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Recent Trends of and Prospects for Inbound Foreign Direct Investment

Recent Trends of and Prospects for Inbound Foreign Direct Investment

JEON Young-Jae

Feb. 25, 2008

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Inbound foreign direct investments or FDIs (notification basis) into Korea have been declining steadily since 2005. In the first nine months of 2007, FDI inflows (on the basis of reporting to the authorities) amounted to $6.3 billion, leading to the forecasted total sum of only $10 billion for the entirety of 2007. The increase rate of FDI inflows for 2007 is forecast to be -11%, a negative rate for the second consecutive year.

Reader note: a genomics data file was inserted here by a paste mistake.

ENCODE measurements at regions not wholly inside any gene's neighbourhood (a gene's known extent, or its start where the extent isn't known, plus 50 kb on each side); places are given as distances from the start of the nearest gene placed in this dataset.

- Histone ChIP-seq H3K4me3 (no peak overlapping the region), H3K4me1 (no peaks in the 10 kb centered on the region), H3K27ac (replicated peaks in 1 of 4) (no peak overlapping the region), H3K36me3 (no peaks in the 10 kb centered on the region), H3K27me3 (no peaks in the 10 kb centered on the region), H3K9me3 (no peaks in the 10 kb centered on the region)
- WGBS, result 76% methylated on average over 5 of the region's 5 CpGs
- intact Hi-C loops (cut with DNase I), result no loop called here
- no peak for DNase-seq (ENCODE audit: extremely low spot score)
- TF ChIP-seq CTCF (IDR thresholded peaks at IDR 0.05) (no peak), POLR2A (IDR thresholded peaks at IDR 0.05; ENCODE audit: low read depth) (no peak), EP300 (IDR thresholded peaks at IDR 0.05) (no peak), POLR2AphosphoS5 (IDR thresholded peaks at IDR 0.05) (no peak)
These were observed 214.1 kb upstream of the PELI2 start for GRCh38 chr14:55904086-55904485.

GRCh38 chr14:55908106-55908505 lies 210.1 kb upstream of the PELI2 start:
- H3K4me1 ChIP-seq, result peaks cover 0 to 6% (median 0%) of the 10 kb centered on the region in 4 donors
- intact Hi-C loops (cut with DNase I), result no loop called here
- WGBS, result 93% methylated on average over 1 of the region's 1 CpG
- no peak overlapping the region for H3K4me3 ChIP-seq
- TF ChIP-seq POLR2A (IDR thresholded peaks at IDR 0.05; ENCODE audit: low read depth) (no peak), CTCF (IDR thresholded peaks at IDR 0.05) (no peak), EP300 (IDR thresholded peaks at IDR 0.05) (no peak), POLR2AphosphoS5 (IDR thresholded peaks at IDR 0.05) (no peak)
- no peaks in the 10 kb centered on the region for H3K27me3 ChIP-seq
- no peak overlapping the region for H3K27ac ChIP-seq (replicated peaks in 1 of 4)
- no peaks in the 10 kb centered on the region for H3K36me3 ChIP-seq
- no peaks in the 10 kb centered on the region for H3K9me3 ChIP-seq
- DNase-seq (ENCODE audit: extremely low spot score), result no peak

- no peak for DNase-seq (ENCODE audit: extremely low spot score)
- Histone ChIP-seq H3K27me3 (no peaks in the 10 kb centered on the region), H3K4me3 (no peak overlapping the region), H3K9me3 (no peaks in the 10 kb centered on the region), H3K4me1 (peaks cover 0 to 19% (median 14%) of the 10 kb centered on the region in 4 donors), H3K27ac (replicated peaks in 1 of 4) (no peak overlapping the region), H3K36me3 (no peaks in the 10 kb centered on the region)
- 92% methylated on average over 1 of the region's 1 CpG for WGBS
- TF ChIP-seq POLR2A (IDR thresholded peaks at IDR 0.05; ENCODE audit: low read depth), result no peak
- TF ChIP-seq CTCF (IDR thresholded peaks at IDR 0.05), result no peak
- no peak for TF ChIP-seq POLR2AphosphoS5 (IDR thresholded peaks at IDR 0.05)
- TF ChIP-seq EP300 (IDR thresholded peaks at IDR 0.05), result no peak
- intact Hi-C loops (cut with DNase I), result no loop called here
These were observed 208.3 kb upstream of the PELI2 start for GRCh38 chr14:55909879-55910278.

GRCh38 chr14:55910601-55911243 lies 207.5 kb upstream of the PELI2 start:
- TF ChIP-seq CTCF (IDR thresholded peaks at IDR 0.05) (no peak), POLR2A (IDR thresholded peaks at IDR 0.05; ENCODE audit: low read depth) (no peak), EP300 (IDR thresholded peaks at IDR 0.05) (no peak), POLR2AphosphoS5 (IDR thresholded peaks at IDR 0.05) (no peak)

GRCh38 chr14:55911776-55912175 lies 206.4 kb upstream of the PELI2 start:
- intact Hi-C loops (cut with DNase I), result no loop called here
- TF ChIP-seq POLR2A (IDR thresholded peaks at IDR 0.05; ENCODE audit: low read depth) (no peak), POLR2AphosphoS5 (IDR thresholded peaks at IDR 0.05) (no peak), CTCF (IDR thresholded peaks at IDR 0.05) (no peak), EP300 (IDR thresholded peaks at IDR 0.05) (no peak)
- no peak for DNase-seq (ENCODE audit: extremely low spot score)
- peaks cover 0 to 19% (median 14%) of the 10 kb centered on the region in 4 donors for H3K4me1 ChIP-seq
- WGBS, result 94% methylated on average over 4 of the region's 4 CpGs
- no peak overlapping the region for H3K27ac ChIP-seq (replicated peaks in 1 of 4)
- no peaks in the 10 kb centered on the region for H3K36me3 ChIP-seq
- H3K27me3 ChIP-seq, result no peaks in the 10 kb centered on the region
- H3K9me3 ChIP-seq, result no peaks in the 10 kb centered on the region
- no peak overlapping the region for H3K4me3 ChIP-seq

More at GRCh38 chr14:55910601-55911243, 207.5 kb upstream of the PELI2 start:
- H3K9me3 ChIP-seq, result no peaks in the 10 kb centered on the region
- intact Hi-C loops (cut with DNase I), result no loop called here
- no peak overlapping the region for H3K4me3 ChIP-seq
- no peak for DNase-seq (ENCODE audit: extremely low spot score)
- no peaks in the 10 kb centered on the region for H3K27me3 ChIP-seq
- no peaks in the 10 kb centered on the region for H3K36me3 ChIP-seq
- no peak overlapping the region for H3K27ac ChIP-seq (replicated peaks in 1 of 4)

The decline in inbound FDI seems due to structural factors rather than temporary ones. In the wake of the currency crisis in 1997, Korea implemented a policy to attract foreign capital and FDI inflows reached upwards of $15.5 billion in 1999. This quantitative growth was largely driven by the won's steep depreciation and many fire sale opportunities of a large number of companies (stricken by the currency crisis) or their assets. However, the FDI momentum waned after the companies and assets were sold out and the foreign exchange rate stabilized. Why? Besides Korea's lack of attractiveness that could appeal to foreign investors, it is because China, India and other newly emerging economies, which have aggressively ramped up competition to secure foreign capital. In fact, the proportion of FDI inflow to Korea in total FDI worldwide is declining while FDI inflow to developing countries is rising. Industrialized countries also have gained a larger share of total FDI worldwide since 2004.

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